As a psychology student I was one of a kind. My favourite school subject was Methods and Design of Research, and even more rarely, the school subject SPSS (a program to do all kind of statistical calculations). We started to work with SPSS in DOS and it cost a lot of time to enter all the calculations by hand. The other students (most of whom were female) hated the work, but I found that they didn’t understand the value of doing research or having the ability to make sense of research that had been done. From that moment on I wanted to become a researcher in the social domain. I chose Social and Organizational Psychology as my main subject and did some minor programmes in Work and Health balance and Accident Research. I was ready to have a career as researcher. I started my first job as a military psychologist and was trained to become a Human Factors specialist. I did a lot of field research that included doing interviews, making sense of a situations and doing some small interventions to search for ways to change situations. I realized that I was different compared to a lot of my colleagues at that time, because I loved to listen to the stories people told me and the ones they told each other.
It reminded me of listening to my grandfather and grandmother talking about their experiences in the Second World War in the Netherlands. I could listen for hours to their stories and was fascinated at how every time they told the same story there were new dimensions or changes in the story. I especially liked to listen to the stories about food drops (Operation Manna) off the UK Lancasters. My grandparents even had big discussions about when I (as a small kid) asked them a lot of questions about what they did and experienced. Later I became friends with an Lancaster pilot who flew in Operation Manna. He told me his perspective of the operation which were great to listen to.
It was hard to go to mission areas, but it was the greatest work I have done so far. Sometimes we had twelve one-on-one interviews each day. The average length of the interviews I had was 45 minutes. In comparison with my colleagues (military psychologists) it was nearly twice as long. I wanted to listen what their experiences were, and how it changed their perspective on themselves, their situation and their personal development. Together we thought about what this would mean for integration in their family situation and in the life back at home. We also considered how the family had experienced this period of absence of their loved one. These interviews were so rich.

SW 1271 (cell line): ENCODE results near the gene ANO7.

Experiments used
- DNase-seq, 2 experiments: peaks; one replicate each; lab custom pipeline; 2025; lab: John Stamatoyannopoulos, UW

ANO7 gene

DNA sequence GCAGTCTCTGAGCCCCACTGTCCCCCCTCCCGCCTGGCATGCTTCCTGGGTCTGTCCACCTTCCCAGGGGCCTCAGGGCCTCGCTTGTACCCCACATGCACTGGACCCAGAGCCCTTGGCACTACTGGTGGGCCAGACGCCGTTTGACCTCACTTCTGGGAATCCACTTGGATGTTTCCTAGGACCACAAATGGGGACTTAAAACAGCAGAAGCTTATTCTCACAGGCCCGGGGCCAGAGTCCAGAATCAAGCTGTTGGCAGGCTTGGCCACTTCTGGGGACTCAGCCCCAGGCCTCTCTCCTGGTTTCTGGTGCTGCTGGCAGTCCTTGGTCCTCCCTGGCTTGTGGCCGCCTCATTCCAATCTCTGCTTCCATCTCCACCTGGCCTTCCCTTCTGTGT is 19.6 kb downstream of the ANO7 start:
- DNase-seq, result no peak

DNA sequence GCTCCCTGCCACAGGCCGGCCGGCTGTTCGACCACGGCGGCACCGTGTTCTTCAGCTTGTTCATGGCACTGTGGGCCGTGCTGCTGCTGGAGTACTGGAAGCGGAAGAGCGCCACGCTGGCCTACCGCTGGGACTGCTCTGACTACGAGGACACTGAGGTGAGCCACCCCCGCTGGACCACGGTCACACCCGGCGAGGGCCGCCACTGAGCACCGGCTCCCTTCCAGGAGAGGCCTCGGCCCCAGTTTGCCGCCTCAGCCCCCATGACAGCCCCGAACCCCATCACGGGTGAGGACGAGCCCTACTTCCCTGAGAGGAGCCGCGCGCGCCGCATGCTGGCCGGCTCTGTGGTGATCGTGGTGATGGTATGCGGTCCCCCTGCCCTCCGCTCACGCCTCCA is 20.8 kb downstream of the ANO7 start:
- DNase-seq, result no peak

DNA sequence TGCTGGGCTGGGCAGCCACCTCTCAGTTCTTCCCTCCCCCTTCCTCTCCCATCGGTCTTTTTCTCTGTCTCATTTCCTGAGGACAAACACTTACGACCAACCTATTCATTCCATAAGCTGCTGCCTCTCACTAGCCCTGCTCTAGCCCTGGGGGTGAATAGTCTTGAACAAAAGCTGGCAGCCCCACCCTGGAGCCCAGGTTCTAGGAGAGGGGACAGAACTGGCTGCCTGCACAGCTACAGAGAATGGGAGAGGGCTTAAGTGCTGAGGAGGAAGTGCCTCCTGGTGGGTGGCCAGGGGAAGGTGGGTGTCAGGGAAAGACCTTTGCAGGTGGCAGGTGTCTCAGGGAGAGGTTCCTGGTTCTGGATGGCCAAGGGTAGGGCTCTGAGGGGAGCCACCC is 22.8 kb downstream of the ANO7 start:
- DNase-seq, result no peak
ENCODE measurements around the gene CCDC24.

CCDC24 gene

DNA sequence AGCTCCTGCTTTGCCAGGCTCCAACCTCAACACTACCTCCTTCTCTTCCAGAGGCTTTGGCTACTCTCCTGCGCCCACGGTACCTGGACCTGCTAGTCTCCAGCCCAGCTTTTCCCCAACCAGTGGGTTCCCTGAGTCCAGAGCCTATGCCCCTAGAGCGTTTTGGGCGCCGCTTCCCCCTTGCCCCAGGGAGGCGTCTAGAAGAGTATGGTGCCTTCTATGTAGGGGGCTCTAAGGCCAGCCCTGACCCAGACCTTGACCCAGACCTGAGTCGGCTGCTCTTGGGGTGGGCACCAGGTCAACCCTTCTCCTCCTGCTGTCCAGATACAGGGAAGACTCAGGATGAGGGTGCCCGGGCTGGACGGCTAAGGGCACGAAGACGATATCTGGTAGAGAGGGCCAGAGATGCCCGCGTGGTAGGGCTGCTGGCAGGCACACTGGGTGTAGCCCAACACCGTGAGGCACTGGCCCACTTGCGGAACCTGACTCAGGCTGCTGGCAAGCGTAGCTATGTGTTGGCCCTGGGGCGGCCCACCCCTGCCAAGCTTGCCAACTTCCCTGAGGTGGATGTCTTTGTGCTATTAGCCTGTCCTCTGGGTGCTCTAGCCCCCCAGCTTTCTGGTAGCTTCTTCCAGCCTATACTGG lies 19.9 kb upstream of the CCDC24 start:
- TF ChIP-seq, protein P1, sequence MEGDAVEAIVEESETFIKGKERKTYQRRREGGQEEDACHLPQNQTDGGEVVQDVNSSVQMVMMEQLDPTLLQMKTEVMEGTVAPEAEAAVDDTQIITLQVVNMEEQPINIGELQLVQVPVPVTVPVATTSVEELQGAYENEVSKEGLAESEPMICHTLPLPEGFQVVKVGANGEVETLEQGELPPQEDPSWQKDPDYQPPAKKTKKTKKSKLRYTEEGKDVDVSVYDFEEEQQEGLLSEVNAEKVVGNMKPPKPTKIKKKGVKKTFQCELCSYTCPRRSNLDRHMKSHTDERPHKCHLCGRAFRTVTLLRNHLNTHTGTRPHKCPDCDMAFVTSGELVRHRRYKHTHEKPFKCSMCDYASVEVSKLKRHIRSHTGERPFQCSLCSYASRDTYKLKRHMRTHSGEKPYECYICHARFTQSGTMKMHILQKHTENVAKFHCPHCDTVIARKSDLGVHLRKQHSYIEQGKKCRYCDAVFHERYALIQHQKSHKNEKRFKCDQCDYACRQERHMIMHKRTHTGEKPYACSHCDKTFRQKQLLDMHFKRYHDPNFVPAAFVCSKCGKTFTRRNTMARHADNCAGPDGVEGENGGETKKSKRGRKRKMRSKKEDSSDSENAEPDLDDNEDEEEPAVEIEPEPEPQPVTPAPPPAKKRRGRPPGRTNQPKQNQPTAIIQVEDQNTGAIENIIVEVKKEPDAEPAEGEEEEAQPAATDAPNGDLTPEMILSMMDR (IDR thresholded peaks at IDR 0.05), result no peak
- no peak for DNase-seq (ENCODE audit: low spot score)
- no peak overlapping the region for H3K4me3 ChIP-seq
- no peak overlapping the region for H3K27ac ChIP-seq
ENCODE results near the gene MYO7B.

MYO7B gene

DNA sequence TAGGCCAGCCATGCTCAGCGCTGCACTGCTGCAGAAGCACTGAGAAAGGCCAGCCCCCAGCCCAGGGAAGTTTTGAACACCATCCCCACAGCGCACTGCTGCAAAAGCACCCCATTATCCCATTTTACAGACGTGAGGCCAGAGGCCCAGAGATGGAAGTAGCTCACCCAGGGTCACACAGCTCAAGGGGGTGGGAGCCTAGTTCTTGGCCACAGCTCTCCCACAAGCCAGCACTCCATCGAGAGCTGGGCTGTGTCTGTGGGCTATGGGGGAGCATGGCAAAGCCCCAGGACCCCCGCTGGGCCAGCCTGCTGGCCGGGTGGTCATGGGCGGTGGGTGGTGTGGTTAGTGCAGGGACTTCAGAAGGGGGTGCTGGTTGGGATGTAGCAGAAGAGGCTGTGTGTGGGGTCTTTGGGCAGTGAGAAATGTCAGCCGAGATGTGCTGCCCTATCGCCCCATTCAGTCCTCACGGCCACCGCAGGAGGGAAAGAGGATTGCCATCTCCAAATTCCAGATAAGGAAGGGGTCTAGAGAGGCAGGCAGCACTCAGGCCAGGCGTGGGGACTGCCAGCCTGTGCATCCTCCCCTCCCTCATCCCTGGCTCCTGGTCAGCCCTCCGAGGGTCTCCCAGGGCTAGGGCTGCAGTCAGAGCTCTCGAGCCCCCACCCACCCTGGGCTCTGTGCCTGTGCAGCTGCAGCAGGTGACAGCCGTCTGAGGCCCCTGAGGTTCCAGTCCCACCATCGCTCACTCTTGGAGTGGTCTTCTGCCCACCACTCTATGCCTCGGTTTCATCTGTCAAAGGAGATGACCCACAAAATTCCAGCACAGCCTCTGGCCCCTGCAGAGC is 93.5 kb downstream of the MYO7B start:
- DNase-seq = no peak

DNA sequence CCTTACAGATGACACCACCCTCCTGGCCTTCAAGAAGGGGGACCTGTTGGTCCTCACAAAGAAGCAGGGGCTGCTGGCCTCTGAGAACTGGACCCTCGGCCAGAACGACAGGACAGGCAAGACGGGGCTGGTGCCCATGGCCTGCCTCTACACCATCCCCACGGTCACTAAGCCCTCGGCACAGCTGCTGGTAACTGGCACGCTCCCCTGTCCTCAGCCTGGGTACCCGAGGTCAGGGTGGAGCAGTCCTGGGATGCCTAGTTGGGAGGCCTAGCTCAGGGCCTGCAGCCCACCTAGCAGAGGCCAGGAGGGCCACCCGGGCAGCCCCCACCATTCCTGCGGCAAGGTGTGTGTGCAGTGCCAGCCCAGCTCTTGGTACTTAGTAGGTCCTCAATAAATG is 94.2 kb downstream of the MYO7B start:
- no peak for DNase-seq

After these missions our Generals wanted to be briefed about the missions. It really frustrated me that they wanted to hear statistics. I wanted to tell them some rich stories – how people lives were changed by the things that they experienced. Some experiences were related to the mission but in a lot of cases it was not communicated. But there was no opportunity for that.
In that time I became responsible for the selection of our military pilots and other air-related jobs. This meant that I could do statistics again, doing all kinds of calculations on reliability and validity of tests! I had a great time with one colleague who also loved to do SPSS-calculations. I found another of the same rare species! I remember that we created Syntax files and that we were looking at those, telling each other how excited we were. That was really strange for our other colleagues. We optimized the whole selection chain to become one of the most successful selection chains of the world in predicting success/failure in primary flight training.
After seven years I left the Royal Airforce and worked for the Royal Military Police as a commander and later as a change manager. I worked on decision levels in the organization of Schiphol Airport. It was a dynamic environment that was focussed on security and traveller’s experiences. Finding a good balance between these two was a big challenge at Schiphol. As a change manager of a huge program (automated border control), I noticed that I did a lot of field work and some statistical work, but that it didn’t give me the information I needed. How could I know what the experiences of the changes were in the work unit of 500 young people? I searched for ways to combine the qualitative work and the quantitative work. I managed to do so on an acceptable level, but if I look back now I would have done it differently.
After I left the Ministry of Defence I searched for methods to combine these two fields of research. The Mixed Method way of researching was a way of research that I’d heard some great stories about. I realized that I am a Mixed Method Researcher. My investigation lead me to TOP Innosense. We had some great discussions about our views on research. We concluded that the central role of the researcher in field research is a strange one. Doing research on (his/her) paradigms or hypotheses is in a lot of situations not suitable. We need to listen to peoples stories and their experiences in dynamic and complex situations.
That is what I really love about Participative Narrative Inquiry. It combines all the things that are important in mining perspectives and in using the people in the field as researcher or sensors in their domain. I value being able to use this information to evaluate and make sense, together with them, of a situation and figuring ways out to improve or change a situation in a desired direction. The problem is that the applicability is enormous. We have a lot of different projects in the field of coaching, child care in hospitals, security and school social hygiene. If people ask me to tell a story about my work, it is hard to answer because the applicability is so diverse. I can talk for hours about all the great stuff we do with PNI.
I had a time when my answers were simple; „I cannot talk about that – it is secure information”. At times I still use that escape.